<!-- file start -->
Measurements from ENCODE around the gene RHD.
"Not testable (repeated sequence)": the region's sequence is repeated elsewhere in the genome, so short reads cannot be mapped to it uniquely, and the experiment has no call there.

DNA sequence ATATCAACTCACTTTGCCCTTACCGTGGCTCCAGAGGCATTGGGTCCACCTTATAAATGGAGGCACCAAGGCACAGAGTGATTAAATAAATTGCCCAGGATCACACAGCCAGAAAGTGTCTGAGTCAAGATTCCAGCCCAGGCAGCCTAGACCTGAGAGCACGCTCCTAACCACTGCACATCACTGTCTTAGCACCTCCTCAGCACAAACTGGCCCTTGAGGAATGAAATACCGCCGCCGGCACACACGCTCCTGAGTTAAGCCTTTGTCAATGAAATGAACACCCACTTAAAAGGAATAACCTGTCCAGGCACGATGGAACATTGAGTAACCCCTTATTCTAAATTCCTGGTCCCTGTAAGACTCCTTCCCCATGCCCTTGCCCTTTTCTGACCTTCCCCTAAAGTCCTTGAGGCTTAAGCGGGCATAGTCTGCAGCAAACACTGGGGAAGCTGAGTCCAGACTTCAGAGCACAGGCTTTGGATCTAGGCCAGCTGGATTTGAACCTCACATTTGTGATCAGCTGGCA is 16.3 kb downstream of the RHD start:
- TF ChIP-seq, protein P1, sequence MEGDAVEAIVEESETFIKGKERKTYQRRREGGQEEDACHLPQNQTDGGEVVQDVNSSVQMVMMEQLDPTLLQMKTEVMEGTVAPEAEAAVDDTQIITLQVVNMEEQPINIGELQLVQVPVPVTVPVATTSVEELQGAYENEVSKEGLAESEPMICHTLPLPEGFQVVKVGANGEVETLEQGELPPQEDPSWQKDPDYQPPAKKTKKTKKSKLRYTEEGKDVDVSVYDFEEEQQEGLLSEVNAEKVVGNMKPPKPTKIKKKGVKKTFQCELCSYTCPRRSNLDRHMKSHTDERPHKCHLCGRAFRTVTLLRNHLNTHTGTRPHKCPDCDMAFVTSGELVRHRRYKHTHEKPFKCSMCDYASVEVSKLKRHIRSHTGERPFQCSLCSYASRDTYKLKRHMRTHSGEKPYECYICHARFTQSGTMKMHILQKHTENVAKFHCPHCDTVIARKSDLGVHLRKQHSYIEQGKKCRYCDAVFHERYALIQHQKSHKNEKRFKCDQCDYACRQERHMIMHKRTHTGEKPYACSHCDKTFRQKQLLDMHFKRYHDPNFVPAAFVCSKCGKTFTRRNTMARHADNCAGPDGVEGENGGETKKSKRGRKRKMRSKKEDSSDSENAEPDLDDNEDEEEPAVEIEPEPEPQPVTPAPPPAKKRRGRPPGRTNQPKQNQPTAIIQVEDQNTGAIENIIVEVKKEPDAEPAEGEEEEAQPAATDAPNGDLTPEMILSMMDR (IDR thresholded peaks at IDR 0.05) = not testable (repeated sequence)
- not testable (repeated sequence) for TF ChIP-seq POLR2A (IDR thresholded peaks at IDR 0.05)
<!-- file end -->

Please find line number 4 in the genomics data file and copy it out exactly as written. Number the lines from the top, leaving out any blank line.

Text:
- TF ChIP-seq, protein P1, sequence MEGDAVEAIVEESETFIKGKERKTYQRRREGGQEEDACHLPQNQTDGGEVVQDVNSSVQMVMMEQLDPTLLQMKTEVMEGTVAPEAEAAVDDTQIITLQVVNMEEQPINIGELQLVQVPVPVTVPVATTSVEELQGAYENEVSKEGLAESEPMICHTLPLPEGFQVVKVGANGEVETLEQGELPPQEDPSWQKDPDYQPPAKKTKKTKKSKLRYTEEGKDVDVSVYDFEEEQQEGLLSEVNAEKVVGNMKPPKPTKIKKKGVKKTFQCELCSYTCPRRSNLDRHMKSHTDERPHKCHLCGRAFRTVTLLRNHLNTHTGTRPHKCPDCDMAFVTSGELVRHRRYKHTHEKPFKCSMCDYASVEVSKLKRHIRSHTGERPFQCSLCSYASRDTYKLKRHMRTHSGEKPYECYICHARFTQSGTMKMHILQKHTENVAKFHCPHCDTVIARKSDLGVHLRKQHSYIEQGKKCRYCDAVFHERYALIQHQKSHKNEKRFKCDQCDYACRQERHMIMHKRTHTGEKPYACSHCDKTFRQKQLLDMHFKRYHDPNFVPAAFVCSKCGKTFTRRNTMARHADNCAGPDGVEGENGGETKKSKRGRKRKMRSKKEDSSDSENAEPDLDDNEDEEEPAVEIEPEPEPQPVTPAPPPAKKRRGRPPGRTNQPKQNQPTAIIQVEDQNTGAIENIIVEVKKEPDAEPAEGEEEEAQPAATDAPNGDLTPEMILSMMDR (IDR thresholded peaks at IDR 0.05) = not testable (repeated sequence)